A compliance notice is a guarantee from the manufacturer or importer that a boat meets the construction requirements set out in the Small Vessel Regulations. Manufacturers and importers are responsible for attaching their own compliance notices, which should be based on the format and specifications provided by Transport Canada.
According to the Small Vessel Regulations, pleasure craft under 24 m that can be fitted with an engine must display a compliance notice in a location that is visible from the helm. There are a few exceptions, including vessels built or imported by an individual for personal use, tugs, and high-powered vessels that are only used for racing.
If a vessel was built after April 29, 2010 and is propelled by an engine but has no compliance notice, the operator should ask the manufacturer or importer to provide one. Pleasure craft operators cannot be fined if a manufacturer or importer fails to attach a compliance notice to their vessel, but removing or altering a compliance notice is prohibited, as is affixing one with incorrect information.
Having a compliance notice from another country or organization is permitted, but it doesn’t replace the requirement for a Canadian compliance notice.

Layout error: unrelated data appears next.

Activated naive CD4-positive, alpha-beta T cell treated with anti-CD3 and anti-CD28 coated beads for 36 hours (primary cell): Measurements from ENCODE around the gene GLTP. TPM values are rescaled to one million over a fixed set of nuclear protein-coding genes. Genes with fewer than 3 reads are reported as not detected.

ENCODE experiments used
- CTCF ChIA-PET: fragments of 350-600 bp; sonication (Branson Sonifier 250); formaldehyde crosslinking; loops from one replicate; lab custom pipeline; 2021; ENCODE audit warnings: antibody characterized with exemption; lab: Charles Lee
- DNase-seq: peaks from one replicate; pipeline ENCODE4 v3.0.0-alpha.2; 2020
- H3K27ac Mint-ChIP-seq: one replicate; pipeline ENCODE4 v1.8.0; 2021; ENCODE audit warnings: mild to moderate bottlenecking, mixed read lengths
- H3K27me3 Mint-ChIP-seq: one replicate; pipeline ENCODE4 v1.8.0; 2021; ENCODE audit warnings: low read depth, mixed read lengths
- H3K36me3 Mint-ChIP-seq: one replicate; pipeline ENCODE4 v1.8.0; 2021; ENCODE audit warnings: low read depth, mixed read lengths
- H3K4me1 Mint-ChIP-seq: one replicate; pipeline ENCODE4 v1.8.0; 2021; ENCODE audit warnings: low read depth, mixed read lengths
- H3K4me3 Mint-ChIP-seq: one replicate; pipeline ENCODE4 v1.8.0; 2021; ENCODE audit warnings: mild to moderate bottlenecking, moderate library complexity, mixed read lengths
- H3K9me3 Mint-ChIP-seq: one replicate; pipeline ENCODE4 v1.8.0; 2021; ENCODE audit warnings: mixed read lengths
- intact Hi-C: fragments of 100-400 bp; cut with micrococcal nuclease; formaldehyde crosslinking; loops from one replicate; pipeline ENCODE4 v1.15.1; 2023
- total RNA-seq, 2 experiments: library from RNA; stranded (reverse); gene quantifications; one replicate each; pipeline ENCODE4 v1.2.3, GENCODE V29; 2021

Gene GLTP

Compliance notices for vessels under 6 m are the same for both pleasure craft and non-pleasure craft, but differ slightly depending on whether the boat is equipped with an outboard, stern-drive or inboard engine. They must contain a statement certifying that the craft meets the construction requirements set out in the Small Vessel Regulations.
Compliance notices for vessels under 6 m are also known as capacity labels, because they set out safe limits for load capacity, engine power and the number of people allowed on board. Note that these limits are based on good weather conditions. In bad weather, such as high winds, it’s best to stay well under capacity and keep to a slow, safe speed to lower the risk of accidents.
Compliance notices for vessels over 6 m differ depending on whether or not the boat is considered a pleasure craft. The notice must state that the vessel was built in conformity with either pleasure craft or non-pleasure craft construction requirements, whichever applies.
Non-pleasure craft compliance notices indicate that the vessel can also be used as a pleasure craft. However, a pleasure craft over 6 m cannot be used as a non-pleasure craft unless it is modified to comply with the construction requirements of a non-pleasure craft.
The compliance notice is just one of the many regulations boaters in Canada need to be aware of. Did you know that you need a boating license to legally operate a boat on Canadian waters? Prospective boaters must take a safety course provided by a Transport Canada-accredited organization and pass a boating exam online or in person in order to obtain their boat license. Register for your course with Drive a Boat Canada today, and check out our blog for more information on boating regulations!